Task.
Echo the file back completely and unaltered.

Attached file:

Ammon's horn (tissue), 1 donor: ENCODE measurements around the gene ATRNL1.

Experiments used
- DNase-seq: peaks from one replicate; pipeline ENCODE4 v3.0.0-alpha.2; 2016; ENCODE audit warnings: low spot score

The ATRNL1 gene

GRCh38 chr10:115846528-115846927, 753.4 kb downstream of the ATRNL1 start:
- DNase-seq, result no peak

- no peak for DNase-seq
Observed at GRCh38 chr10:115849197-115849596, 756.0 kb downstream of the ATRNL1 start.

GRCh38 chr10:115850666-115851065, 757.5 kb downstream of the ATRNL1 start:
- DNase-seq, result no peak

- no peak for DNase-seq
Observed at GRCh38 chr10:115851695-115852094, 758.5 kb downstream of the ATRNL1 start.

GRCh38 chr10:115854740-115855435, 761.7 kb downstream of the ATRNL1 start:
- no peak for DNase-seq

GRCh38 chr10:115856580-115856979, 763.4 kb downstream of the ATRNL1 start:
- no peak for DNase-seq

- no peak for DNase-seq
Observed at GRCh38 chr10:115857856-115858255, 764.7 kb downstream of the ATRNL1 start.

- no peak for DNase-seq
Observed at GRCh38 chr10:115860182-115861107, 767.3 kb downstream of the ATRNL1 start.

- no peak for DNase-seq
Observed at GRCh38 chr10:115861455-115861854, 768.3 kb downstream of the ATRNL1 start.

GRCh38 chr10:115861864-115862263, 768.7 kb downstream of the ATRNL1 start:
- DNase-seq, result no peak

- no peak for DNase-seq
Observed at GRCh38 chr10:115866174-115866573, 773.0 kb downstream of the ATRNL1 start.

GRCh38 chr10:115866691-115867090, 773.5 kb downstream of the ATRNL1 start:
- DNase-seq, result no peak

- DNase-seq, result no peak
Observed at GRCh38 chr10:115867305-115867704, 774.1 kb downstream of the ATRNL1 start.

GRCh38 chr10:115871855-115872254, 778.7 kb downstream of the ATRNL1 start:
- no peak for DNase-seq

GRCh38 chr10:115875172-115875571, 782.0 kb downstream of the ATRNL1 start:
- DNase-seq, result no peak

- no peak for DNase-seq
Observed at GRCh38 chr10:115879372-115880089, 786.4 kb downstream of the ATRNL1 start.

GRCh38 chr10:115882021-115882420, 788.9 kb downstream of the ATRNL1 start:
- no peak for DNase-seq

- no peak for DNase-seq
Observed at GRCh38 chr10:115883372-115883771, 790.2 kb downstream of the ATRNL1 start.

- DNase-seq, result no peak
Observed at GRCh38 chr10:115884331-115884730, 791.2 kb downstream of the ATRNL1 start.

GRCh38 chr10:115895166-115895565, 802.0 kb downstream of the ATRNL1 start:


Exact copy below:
Ammon's horn (tissue), 1 donor: ENCODE measurements around the gene ATRNL1.

Experiments used
- DNase-seq: peaks from one replicate; pipeline ENCODE4 v3.0.0-alpha.2; 2016; ENCODE audit warnings: low spot score

The ATRNL1 gene

GRCh38 chr10:115846528-115846927, 753.4 kb downstream of the ATRNL1 start:
- DNase-seq, result no peak

- no peak for DNase-seq
Observed at GRCh38 chr10:115849197-115849596, 756.0 kb downstream of the ATRNL1 start.

GRCh38 chr10:115850666-115851065, 757.5 kb downstream of the ATRNL1 start:
- DNase-seq, result no peak

- no peak for DNase-seq
Observed at GRCh38 chr10:115851695-115852094, 758.5 kb downstream of the ATRNL1 start.

GRCh38 chr10:115854740-115855435, 761.7 kb downstream of the ATRNL1 start:
- no peak for DNase-seq

GRCh38 chr10:115856580-115856979, 763.4 kb downstream of the ATRNL1 start:
- no peak for DNase-seq

- no peak for DNase-seq
Observed at GRCh38 chr10:115857856-115858255, 764.7 kb downstream of the ATRNL1 start.

- no peak for DNase-seq
Observed at GRCh38 chr10:115860182-115861107, 767.3 kb downstream of the ATRNL1 start.

- no peak for DNase-seq
Observed at GRCh38 chr10:115861455-115861854, 768.3 kb downstream of the ATRNL1 start.

GRCh38 chr10:115861864-115862263, 768.7 kb downstream of the ATRNL1 start:
- DNase-seq, result no peak

- no peak for DNase-seq
Observed at GRCh38 chr10:115866174-115866573, 773.0 kb downstream of the ATRNL1 start.

GRCh38 chr10:115866691-115867090, 773.5 kb downstream of the ATRNL1 start:
- DNase-seq, result no peak

- DNase-seq, result no peak
Observed at GRCh38 chr10:115867305-115867704, 774.1 kb downstream of the ATRNL1 start.

GRCh38 chr10:115871855-115872254, 778.7 kb downstream of the ATRNL1 start:
- no peak for DNase-seq

GRCh38 chr10:115875172-115875571, 782.0 kb downstream of the ATRNL1 start:
- DNase-seq, result no peak

- no peak for DNase-seq
Observed at GRCh38 chr10:115879372-115880089, 786.4 kb downstream of the ATRNL1 start.

GRCh38 chr10:115882021-115882420, 788.9 kb downstream of the ATRNL1 start:
- no peak for DNase-seq

- no peak for DNase-seq
Observed at GRCh38 chr10:115883372-115883771, 790.2 kb downstream of the ATRNL1 start.

- DNase-seq, result no peak
Observed at GRCh38 chr10:115884331-115884730, 791.2 kb downstream of the ATRNL1 start.

GRCh38 chr10:115895166-115895565, 802.0 kb downstream of the ATRNL1 start: